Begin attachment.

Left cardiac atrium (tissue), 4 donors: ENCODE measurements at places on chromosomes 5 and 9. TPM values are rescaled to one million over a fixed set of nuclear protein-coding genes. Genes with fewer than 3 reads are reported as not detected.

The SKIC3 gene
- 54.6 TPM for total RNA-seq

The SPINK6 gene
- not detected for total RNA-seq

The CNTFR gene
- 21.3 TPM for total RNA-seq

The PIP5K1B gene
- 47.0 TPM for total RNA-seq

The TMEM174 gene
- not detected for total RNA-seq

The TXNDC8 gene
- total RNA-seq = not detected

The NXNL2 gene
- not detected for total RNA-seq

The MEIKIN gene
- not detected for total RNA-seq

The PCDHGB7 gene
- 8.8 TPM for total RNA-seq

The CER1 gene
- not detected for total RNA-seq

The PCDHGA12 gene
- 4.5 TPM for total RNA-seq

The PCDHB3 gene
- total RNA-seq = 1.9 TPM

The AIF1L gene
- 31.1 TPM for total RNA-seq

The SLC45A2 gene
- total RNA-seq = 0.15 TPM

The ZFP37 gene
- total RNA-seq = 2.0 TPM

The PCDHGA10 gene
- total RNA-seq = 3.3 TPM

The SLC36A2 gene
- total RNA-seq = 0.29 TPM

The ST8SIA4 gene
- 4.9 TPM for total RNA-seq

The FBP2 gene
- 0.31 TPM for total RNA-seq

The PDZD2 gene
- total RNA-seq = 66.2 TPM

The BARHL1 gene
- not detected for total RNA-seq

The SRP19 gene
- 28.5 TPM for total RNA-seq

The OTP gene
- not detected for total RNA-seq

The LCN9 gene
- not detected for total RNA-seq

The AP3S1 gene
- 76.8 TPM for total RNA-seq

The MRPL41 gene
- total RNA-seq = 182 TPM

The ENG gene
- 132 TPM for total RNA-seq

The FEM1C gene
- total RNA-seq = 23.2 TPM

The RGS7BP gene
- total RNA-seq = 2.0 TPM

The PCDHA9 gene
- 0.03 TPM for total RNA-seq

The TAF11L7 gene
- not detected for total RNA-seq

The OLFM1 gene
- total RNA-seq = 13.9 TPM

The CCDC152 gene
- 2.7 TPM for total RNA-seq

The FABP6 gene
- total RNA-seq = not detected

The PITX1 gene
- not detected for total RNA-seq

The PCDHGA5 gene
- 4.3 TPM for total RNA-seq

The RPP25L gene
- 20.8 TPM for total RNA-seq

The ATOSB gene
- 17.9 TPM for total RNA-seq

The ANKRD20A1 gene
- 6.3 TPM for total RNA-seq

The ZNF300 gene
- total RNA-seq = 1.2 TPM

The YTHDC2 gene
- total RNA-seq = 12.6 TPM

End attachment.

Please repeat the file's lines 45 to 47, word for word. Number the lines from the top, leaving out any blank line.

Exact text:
- 28.5 TPM for total RNA-seq

The OTP gene
- not detected for total RNA-seq